International money orders are still an option for payments to some countries. However, there are some limitations. For example, USPS postal orders can only be used in around 26 countries, and have a maximum value of USD500-USD700.
You’ll need to buy a money order from your provider of choice. At this stage you’ll pay the money order amount, plus a fee. You’ll then be asked to complete the order to show who the payment is to be made to, and mail it to the recipient. The recipient can then take the order to a location near to them which will cash it - this may be a post office or grocery store for example.
The pros of paying via an international money order
- No need for the recipient to have a bank account
- Recipient can get cash locally to them
- International money orders are a common and familiar payment method in some countries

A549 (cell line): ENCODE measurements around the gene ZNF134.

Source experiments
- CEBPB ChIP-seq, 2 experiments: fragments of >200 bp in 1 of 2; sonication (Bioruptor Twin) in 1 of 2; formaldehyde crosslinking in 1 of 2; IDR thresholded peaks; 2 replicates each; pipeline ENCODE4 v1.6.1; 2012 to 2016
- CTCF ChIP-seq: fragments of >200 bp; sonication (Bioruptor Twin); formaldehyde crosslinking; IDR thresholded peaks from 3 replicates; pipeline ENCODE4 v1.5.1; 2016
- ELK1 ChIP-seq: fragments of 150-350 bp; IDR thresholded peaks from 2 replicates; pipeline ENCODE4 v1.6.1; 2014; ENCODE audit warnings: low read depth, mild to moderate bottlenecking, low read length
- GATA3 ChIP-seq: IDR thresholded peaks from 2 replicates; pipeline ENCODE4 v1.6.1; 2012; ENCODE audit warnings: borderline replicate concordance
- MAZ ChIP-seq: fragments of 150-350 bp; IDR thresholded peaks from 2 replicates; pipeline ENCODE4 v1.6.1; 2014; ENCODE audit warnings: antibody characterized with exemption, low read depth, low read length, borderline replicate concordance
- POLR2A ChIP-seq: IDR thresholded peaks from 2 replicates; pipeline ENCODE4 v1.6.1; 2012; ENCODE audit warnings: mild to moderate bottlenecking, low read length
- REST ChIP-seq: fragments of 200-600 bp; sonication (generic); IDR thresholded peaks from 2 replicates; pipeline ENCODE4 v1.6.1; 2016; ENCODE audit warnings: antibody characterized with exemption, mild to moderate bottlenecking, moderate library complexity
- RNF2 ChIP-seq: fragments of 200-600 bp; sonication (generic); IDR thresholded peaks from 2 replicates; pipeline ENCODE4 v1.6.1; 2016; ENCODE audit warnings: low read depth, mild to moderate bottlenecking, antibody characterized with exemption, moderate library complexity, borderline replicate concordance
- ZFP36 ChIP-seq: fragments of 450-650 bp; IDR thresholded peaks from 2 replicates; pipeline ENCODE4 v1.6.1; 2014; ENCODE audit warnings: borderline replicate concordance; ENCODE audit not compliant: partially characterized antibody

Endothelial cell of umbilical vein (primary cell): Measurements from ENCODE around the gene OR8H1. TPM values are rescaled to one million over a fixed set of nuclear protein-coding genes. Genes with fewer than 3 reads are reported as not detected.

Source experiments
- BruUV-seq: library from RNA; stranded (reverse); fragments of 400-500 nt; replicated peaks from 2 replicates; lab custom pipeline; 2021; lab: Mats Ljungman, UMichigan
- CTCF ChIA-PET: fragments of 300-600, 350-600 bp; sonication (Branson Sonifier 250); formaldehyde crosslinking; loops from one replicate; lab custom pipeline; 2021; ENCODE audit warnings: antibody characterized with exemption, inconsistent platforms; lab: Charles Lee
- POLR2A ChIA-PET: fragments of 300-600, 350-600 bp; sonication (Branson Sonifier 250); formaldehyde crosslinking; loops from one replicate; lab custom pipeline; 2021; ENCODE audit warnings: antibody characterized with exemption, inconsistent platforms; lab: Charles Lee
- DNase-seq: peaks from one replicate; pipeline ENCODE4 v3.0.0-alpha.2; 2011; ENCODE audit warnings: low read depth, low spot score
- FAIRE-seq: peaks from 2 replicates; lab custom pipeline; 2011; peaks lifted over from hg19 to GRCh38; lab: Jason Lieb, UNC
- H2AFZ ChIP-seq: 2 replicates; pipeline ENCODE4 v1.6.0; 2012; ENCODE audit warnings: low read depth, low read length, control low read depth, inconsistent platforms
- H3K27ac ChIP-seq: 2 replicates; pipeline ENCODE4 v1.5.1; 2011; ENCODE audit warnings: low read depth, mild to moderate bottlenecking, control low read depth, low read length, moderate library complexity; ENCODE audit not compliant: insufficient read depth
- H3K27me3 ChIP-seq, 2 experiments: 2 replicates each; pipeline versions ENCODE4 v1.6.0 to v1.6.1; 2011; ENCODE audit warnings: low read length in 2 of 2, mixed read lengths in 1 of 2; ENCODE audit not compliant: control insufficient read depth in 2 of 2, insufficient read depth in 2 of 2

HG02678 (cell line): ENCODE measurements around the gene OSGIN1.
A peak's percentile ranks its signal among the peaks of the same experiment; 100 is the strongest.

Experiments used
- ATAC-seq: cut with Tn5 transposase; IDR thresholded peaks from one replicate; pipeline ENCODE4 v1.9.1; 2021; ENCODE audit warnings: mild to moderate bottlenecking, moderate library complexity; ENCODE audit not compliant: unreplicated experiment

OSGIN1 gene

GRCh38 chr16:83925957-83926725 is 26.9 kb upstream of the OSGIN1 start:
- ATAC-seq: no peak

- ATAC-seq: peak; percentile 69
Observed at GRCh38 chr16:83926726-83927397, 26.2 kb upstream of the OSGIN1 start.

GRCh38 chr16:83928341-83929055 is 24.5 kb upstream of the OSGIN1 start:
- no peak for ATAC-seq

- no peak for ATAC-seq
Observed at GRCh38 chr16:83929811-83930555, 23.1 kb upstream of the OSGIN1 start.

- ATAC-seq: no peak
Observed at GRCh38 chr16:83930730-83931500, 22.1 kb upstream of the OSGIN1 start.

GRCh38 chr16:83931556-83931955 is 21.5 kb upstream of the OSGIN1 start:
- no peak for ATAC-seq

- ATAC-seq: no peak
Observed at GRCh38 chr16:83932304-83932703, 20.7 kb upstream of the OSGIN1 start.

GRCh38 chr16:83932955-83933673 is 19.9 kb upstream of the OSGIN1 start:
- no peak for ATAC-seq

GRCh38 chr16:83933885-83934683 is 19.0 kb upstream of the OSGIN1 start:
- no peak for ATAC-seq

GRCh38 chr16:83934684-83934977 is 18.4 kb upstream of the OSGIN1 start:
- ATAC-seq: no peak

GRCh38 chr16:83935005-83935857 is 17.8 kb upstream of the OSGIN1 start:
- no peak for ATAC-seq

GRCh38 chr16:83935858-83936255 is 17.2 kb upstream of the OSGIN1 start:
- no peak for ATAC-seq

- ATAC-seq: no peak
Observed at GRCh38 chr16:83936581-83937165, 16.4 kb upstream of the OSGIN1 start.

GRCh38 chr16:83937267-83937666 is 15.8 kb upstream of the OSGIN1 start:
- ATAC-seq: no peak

- Not a common method of payment in many countries
- The exchange rates used may not be favorable
- There may be fees to pay for both the sender and the recipient
- Speed is an issue as you’re relying on local mail to get the money order to your contractor
- Limits are typically low
- There are a number of money order scams and fakes out there
PayPal for international contractors
PayPal is a convenient way to make payments for both personal and business use. However, there are fees to pay, with international transfers attracting several different potential costs.
You can set up a PayPal payment online and also access mass payments to manage payroll for your entire team all at once. If you’re weighing up PayPal as a way to pay your international contractors and employees, here are a few pros and cons to factor in.
The pros of paying via PayPal
- Set up payments online for convenience